September 24, 2021
The California condor (Gymnogyps californianus) is an enormous bird that used to soar majestically over the Pacific Northwest. Using their three-meter (9.5 foot) wingspan, they could glide across their vast range which historically extended from Baja California all the way north to British Columbia. Tragically, these incredible birds were almost wiped out in the 1980s when their wild population numbers dipped to just 23 individuals.
Slowly but surely, captive breeding programs were able to grow the number of California condors over the decades to more than 300 wild birds living in central southern California deserts. Then, in 2003, tribal elders of the Yurok Tribe decided to focus on bringing this species that holds both cultural and ecological importance back to the Pacific Northwest. For 13 years they worked relentlessly to make this a reality, garnering buy-in from the U.S Fish and Wildlife Service to help with this important conservation project.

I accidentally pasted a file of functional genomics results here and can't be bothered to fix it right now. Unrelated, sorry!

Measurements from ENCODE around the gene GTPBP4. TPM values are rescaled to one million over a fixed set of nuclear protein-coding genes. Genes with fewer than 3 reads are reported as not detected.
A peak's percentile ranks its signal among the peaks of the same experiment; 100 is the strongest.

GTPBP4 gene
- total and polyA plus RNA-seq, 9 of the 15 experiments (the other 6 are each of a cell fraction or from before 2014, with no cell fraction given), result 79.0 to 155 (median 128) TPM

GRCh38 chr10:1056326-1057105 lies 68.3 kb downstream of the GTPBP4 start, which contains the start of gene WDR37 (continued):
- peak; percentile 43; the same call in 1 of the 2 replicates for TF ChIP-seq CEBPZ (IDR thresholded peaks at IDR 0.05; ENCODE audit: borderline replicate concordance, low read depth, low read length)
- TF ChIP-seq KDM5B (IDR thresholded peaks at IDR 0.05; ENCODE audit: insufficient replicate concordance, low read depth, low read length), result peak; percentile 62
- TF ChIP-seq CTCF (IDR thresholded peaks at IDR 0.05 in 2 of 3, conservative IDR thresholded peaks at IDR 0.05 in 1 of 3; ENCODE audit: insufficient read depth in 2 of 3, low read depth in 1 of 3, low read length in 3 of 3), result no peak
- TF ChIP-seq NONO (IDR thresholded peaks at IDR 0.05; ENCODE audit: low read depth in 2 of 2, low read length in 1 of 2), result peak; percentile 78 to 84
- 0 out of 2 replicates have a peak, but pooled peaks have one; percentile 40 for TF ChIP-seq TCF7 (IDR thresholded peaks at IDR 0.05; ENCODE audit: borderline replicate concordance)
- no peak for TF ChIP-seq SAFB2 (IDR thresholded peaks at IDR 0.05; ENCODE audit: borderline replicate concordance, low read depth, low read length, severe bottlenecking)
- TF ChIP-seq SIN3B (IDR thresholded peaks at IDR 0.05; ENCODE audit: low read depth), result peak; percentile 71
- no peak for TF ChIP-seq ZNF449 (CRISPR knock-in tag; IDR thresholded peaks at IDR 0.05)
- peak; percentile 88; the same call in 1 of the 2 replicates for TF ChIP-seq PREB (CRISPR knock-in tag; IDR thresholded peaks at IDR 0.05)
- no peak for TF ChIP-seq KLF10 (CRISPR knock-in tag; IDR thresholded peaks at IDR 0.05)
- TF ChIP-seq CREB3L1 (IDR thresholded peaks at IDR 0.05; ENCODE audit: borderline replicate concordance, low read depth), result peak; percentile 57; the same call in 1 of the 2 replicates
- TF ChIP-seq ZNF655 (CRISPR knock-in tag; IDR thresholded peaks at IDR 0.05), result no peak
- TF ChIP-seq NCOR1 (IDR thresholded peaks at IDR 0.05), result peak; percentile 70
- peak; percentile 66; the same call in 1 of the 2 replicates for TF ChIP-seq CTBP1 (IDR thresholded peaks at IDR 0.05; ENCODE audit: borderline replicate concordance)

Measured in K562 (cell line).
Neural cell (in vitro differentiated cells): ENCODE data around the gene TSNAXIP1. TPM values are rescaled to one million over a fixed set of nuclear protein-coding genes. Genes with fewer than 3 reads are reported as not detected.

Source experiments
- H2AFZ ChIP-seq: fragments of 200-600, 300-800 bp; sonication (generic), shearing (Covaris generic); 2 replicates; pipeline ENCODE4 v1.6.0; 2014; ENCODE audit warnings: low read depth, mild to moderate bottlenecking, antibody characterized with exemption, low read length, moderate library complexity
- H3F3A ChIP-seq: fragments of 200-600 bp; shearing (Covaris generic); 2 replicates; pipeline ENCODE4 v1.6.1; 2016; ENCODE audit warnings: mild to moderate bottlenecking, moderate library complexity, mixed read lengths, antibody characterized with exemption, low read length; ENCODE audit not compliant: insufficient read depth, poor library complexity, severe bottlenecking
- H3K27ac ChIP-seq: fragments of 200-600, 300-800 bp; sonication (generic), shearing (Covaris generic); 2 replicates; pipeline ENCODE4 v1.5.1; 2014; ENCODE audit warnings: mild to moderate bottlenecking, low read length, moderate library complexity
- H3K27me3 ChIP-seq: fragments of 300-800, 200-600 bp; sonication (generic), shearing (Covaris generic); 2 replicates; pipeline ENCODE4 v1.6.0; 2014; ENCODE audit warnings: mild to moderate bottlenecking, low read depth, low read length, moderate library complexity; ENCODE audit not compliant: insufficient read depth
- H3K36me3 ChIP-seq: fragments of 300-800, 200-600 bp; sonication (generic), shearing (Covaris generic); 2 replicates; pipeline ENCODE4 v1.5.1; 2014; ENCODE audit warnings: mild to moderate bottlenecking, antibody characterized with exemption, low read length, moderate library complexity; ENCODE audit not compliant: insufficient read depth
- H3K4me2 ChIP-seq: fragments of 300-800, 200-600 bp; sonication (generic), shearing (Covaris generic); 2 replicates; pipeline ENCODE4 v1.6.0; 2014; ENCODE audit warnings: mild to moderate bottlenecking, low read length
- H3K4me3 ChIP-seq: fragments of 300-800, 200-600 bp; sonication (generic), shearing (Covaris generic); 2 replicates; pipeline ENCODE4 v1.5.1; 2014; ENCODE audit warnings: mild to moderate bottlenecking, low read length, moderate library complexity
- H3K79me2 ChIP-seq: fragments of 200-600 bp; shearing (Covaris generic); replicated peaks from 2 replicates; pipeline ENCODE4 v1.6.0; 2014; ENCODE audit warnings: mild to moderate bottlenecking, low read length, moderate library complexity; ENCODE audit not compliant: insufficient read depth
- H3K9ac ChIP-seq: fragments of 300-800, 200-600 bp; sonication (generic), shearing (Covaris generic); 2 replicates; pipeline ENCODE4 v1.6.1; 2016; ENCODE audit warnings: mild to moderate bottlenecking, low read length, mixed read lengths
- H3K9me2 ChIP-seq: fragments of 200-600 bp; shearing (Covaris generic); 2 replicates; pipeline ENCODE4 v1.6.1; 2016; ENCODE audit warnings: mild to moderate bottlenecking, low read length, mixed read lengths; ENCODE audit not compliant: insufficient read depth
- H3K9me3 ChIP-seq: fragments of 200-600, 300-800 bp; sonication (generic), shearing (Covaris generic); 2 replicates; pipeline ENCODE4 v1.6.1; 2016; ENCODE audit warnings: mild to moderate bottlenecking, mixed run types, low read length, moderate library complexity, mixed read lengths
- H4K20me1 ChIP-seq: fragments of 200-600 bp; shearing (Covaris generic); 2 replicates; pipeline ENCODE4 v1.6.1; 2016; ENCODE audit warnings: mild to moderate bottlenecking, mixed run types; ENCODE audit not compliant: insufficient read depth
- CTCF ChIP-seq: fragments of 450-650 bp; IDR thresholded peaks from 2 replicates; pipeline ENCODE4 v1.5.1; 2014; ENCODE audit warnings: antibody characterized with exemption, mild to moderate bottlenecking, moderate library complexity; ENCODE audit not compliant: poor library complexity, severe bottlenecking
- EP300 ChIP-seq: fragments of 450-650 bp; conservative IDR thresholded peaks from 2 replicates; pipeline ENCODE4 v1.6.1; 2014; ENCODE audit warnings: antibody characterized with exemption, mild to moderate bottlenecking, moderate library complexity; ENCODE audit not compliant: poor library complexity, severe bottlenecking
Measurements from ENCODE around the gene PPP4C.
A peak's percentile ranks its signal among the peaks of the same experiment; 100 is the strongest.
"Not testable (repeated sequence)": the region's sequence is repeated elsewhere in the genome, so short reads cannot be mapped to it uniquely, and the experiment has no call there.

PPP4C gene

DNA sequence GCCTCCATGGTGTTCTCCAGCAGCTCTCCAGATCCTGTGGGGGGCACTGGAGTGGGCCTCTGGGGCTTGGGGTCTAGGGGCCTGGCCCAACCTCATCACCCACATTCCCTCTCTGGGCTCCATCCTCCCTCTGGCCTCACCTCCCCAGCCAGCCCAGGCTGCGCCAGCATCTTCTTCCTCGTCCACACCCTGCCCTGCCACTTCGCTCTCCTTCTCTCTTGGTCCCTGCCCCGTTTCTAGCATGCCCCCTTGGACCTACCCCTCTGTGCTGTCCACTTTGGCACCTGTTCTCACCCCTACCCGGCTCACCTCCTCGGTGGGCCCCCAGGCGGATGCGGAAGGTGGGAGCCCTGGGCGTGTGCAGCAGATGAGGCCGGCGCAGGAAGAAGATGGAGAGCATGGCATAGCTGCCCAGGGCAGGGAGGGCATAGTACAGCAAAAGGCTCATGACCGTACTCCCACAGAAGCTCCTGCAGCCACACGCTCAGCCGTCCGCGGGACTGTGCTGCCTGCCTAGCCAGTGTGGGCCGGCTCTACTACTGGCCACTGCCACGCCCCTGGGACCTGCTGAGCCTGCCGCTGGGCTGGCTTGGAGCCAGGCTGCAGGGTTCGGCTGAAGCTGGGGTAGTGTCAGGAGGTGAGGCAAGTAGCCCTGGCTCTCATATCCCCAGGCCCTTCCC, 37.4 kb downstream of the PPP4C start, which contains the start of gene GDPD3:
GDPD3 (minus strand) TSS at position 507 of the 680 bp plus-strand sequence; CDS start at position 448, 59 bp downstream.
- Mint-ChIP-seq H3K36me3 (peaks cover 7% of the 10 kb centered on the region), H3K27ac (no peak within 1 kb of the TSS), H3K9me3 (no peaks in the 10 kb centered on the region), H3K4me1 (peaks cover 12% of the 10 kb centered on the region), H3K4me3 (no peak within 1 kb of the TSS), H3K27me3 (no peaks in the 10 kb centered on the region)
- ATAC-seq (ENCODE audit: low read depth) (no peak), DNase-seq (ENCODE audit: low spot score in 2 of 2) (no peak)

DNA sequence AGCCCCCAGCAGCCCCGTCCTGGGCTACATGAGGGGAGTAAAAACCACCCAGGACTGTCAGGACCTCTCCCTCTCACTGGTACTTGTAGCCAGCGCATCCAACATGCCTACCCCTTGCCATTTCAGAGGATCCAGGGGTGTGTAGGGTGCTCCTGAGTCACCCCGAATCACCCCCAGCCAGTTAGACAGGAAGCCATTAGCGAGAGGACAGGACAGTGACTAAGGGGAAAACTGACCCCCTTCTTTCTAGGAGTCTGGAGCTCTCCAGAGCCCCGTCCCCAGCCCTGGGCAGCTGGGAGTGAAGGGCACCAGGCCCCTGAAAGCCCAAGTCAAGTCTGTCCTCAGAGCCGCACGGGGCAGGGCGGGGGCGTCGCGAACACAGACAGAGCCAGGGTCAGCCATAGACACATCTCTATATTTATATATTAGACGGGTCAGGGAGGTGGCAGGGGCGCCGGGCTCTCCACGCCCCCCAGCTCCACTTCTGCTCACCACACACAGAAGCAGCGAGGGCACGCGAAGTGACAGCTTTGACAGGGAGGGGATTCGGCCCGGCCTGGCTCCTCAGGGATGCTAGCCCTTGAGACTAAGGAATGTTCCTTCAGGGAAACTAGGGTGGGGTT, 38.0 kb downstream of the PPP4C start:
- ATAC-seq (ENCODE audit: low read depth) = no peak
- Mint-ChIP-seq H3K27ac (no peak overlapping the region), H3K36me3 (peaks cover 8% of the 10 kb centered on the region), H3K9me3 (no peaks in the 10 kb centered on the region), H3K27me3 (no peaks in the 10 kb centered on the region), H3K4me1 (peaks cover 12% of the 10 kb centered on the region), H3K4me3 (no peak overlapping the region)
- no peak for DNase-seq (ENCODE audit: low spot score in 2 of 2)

The historic information the Yurok people contributed about where the condors used to fly, and what carcasses these birds would feed on has been invaluable to this project. Now, after years of hard work, it has been decided that the California condor will be re-released back into the center of their historic range, in suitable habitat in Northern California. The pandemic has slowed the initial release of condors, but it won’t be long before these giant birds are once again flying where they belong. In time, it is hoped that they will thrive, and perhaps spread out further in their original range, adding to the biodiversity of the Pacific Northwest.
Read more: https://news.mongabay.com/2021/09/thanks-to-the-yurok-tribe-condors-will-return-to-the-pacific-northwest/